Magistrate rebuked for ‘inexplicable’ application refusal
A Victorian magistrate has been rebuked for his “inexplicable” decision to refuse an application a defense lawyer had not even made.
The lawyer, Anthony Brand, told magistrate John Bentley he was not applying for a diversion order and that Mr Bentley could not refuse such an application when one was not being sought.
“Well, I’m telling you diversion is not to be considered,” Mr Bentley responded, about the court program that allows suitable defendants to avoid a criminal record.
He told Mr Brand he could take the case to other hearing types, but that diversion was not an option.
A Supreme Court judge has found that the conduct of Mr Bentley, a former prosecutor and legal aid solicitor who was appointed in 2008, involved a serious breach of judicial fairness.
In taking the rare step of awarding costs against the Magistrates Court of Victoria, Justice Michael McDonald said Mr Bentley’s conduct in “purporting to rule on the appropriateness of diversion, when no such application was before him and he was being legitimately challenged upon his ability to do so, is inexplicable”.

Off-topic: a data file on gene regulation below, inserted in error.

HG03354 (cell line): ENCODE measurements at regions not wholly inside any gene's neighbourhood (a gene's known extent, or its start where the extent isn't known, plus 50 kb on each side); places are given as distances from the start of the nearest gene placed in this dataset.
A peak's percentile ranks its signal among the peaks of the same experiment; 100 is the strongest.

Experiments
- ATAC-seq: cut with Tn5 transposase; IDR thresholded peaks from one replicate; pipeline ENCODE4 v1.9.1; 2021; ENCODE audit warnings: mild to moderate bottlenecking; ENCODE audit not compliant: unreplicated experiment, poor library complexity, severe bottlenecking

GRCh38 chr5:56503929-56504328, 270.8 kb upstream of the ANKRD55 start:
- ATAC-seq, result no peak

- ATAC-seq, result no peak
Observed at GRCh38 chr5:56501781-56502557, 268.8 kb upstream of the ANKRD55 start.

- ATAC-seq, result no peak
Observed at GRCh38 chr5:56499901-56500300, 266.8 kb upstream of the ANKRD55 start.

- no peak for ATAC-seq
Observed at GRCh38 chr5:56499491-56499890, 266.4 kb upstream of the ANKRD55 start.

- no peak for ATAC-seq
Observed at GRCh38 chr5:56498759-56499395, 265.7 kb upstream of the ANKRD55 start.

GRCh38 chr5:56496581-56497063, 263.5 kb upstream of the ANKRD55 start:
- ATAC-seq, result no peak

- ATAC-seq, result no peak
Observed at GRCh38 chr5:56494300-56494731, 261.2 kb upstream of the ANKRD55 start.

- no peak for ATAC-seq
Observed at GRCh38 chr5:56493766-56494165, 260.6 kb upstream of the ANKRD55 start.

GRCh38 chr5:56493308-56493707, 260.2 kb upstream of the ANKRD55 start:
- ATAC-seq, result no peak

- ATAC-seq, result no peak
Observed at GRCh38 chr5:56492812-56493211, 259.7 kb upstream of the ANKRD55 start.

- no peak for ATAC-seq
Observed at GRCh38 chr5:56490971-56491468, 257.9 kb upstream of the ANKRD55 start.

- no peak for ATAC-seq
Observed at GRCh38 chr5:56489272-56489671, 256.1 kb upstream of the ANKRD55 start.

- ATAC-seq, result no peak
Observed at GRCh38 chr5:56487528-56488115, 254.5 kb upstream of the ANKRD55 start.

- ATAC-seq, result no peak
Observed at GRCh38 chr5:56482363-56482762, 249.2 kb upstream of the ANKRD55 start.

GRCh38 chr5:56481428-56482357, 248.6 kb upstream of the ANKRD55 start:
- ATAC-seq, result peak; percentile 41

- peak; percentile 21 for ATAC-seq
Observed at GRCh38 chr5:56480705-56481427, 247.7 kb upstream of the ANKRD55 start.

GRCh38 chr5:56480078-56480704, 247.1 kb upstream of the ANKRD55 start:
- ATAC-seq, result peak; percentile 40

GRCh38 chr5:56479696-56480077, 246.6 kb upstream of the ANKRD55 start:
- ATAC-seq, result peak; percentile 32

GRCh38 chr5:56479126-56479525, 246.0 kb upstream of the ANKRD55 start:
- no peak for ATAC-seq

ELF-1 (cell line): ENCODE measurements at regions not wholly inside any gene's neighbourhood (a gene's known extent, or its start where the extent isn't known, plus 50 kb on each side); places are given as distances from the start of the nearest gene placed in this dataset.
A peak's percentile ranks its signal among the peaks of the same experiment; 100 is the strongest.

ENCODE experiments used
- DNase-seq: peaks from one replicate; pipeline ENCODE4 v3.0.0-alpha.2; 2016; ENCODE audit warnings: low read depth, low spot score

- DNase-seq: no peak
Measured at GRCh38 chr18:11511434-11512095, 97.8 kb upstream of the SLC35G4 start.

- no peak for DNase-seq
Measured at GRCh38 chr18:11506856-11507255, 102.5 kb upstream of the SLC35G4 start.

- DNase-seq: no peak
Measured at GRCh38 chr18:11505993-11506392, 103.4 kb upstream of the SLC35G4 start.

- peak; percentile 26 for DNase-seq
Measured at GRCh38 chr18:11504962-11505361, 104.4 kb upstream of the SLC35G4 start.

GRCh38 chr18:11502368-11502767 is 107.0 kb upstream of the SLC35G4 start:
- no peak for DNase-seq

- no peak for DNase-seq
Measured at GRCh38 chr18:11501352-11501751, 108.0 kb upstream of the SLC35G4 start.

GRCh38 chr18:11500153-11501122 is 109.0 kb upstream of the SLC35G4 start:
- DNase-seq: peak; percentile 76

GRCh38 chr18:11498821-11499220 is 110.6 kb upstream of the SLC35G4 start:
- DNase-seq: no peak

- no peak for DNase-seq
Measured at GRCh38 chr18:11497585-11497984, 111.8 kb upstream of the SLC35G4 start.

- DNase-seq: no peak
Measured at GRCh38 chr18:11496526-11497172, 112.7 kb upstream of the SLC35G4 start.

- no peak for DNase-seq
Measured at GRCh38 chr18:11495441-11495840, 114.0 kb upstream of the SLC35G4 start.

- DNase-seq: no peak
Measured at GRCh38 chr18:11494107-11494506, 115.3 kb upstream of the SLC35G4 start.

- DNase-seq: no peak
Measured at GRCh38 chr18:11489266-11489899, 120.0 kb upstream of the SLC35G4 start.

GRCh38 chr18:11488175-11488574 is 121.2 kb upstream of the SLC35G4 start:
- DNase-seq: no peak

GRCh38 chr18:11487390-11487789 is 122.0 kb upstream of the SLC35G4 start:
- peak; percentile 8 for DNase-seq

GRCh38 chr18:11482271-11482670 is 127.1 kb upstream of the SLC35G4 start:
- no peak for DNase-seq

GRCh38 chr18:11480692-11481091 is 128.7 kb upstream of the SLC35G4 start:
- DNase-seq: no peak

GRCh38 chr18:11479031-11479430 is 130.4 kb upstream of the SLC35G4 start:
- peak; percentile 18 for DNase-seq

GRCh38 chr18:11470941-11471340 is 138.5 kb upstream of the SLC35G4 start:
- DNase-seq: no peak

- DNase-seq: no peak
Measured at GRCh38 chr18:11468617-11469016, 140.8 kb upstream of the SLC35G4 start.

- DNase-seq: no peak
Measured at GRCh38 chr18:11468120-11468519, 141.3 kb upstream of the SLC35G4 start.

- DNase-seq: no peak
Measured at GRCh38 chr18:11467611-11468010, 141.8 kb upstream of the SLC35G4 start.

In awarding costs, Justice McDonald said a superior court might be prepared to regard even an astounding blunder in a matter of substantive law as not exhibiting gross ignorance in a sense necessary to justify an award of costs.
“However, when one is concerned not with some ordinary rule of substantive law but with a fundamental principle concerning procedural fairness or natural justice, the inferior court may be held not be excused by its own ignorance,” he said.
In September Mr Brand and a police prosecutor had discussed at court diversion for his client, who was charged with driving offences, and a four-week adjournment to consider it further before they appeared before Mr Bentley.
After that hearing, Mr Brand applied to the Supreme Court to have quashed the order by Mr Bentley, who marked the court file “diversion refused”.
Lawyers for the police and the Magistrates Court, defendants to Mr Brand’s client’s application, did not oppose quashing Mr Bentley’s order, but each opposed any costs order.
In his judgment, Justice McDonald said the notation on the court file would be expunged and that Rowena Orr, SC, for the Magistrates Court, undertook that any future diversion application would not be heard by Mr Bentley.
Justice McDonald said that there was simply no capacity for (Mr Bentley) of his own motion to be considering an application for a diversion program.
He accepted Ms Orr’s submissions that Mr Bentley’s ruling did not legally prevent the defendant from applying for diversion and that the diversion law conferred a “broad discretion” when considering the appropriateness of one.
But Justice McDonald said neither considerations warranted the defendant not having a right to be heard.
December 26, 2014